Paddle upgrade makes a big difference!
Posted by: bogmonkey on Oct-07-13 1:35 PM (EST)
I paddle a 10-foot SOT (WS Tarpon 100) rec boat, but I do a lot of pretty serious touring on it. Sure, I won't make any speed records on it, but that's not a concern.
My usual paddle on a Sunday morning might be 5-8 miles, sometimes with a lot of open water. I have been using my El Cheapo aluminum Cannon paddles for a year now and just got an Accent Lanai Carbon Select (retails at 160-180, but I found one for 127.00 online!)
CRIMINY! What a difference!! The water feel is like a Lexus compared to a beat-up 1987 Fiat. After 8 miles, my arms were WAY less toasted, my shoulders less tweaked, and my speed increased!
The old aluminum paddles (which came free with my Kayak) feel like a lead weight in comparison!
I told myself I'd upgrade once I'd paddled for a year...and now I wish I had not waited so long. If you are a rec boater who like to take extended paddles, don't be a doubter like I was.
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Posted by: andy on Oct-07-13 4:14 PM (EST)
your purchase has proven worthwhile. Sometimes you can buy improvement. In my case, working on technique has yielded the greatest benefits of speed and how less tired and sore I feel after time on the water. Keep paddling!
Posted by: bogmonkey on Oct-07-13 4:53 PM (EST)
If you have bad technique, you'll be having a rough time of it. I was lucky to have been trained by the best from day one, an old salt veteran who taught me so many tips and techniques for proper form and grip tension.
Posted by: ppine on Oct-07-13 7:37 PM (EST)
Posted by: Guideboatguy on Oct-07-13 8:25 PM (EST)
Best advice I got as new paddler|
Posted by: morayreef on Oct-08-13 12:05 AM (EST)
Rent a lot, for your first boat, buy cheap and buy the most expensive paddle you can afford. I've been paddling for 10 years now, still have my first paddle, not the boat.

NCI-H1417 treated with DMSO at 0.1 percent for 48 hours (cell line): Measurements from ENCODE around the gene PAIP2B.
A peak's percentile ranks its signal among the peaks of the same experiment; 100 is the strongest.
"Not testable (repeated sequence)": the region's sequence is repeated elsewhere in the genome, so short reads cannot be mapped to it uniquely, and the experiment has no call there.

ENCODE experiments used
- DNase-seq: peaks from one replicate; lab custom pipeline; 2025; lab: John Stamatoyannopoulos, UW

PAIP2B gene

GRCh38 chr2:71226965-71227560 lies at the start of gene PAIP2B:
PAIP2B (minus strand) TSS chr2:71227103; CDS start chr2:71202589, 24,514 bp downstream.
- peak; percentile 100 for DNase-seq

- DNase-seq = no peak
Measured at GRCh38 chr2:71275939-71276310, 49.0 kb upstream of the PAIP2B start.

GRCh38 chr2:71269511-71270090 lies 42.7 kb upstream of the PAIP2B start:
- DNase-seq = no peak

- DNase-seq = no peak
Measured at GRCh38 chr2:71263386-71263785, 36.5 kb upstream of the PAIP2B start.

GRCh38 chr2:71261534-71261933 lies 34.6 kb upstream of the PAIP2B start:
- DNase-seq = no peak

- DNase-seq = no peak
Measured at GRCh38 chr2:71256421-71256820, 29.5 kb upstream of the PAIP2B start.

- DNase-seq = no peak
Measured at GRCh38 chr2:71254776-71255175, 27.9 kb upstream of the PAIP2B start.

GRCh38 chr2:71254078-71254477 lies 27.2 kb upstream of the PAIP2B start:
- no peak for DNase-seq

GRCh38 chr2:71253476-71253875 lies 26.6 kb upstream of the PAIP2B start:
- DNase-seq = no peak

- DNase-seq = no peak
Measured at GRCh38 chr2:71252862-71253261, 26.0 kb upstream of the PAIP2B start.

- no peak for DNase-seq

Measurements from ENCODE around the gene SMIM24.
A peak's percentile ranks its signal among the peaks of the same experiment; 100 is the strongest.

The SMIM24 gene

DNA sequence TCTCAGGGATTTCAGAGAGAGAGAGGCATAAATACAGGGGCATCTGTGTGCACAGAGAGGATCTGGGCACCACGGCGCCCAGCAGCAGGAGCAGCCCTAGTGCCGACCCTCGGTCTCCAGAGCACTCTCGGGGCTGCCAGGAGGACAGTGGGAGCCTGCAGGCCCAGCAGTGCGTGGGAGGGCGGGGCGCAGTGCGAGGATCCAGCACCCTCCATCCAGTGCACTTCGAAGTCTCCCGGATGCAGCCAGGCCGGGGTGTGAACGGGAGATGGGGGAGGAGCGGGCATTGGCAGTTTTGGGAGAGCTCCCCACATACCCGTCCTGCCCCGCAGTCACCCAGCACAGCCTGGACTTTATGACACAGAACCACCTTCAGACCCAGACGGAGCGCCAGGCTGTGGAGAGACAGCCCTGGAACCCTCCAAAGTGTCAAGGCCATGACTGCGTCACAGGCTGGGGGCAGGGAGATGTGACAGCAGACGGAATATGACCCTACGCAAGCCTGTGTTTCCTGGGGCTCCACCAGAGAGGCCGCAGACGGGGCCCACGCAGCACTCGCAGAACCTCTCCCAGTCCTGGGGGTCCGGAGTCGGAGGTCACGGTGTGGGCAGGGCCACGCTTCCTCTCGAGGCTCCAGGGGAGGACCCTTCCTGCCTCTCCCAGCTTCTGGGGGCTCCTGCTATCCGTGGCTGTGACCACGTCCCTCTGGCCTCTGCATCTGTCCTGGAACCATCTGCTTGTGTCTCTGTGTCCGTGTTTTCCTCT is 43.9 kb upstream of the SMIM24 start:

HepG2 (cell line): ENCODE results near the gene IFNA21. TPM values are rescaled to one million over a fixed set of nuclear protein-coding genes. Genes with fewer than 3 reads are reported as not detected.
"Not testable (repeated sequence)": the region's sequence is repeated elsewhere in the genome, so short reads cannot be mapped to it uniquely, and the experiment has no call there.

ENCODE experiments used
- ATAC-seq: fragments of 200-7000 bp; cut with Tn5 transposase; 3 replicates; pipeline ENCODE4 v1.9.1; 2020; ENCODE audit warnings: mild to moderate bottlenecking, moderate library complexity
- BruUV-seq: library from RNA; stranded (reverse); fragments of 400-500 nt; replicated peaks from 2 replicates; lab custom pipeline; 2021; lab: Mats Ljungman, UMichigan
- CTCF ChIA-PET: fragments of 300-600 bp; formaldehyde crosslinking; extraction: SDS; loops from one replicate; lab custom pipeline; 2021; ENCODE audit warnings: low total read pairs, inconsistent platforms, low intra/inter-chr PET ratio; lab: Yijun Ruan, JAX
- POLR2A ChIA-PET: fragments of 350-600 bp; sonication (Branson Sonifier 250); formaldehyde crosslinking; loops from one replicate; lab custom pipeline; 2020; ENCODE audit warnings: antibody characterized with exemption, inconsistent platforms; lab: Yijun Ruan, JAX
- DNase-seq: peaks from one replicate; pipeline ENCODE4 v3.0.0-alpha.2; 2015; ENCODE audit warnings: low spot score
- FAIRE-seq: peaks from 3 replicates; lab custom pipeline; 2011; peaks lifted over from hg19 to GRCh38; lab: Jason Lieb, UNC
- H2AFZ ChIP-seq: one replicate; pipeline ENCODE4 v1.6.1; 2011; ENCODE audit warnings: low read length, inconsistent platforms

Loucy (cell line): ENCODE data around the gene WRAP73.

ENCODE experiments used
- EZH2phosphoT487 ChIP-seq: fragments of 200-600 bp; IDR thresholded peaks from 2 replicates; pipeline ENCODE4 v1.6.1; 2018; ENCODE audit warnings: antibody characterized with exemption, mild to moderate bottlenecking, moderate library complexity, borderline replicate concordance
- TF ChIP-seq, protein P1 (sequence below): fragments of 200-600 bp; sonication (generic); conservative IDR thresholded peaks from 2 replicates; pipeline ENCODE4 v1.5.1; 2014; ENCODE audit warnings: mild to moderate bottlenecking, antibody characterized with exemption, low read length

Except that ...|
Posted by: Kocho on Oct-08-13 10:39 AM (EST)
As a new paddler, just like one has no idea what boat is good, one does not know what paddle is good for them... Wing, GP, Euro, Aleut, single blade, hand paddles, bent/straight shaft, blade size, length, offset, blade shape, etc...
Posted by: Boyscout on Oct-09-13 2:50 PM (EST)
Posted by: bogmonkey on Oct-10-13 8:19 AM (EST)
Posted by: wavespinner on Oct-10-13 11:37 AM (EST)
A good paddle for the OP's short SOT likely would not be appropriate for evolving to a sea kayak or ww boat, so I wouldn't recommend a big investment.
I can relate to that exhilaration,|
Posted by: mickjetblue on Oct-10-13 7:33 PM (EST)
as when I first used a carbon kayak paddle when in my canoe. I have taken ribbings for that already, so any more will be nothing new.
Getting rid of my aluminum paddle|
Posted by: string on Oct-11-13 5:55 PM (EST)
was the best thing I have ever done. I swear you could have split firewood with that thing, or dug holes. Boats have come and gone, but I love my CF paddles.
Once you go Carbon...|
Posted by: RedCrossRandy on Oct-17-13 10:30 AM (EST)
the only thing you'll ever need a wood or aluminum paddle for is when you're pushing off rocks!
Posted by: Andy_Szymczak on Oct-17-13 11:34 AM (EST)
I now have 5 carbon paddles. 3 wings, an ONNO feather paddle and a kids paddle that Pat made for me (has plastic blades though with carbon shaft).
A paddle is...|
Posted by: spiritboat on Oct-17-13 10:56 PM (EST)
Your only means of propulsion.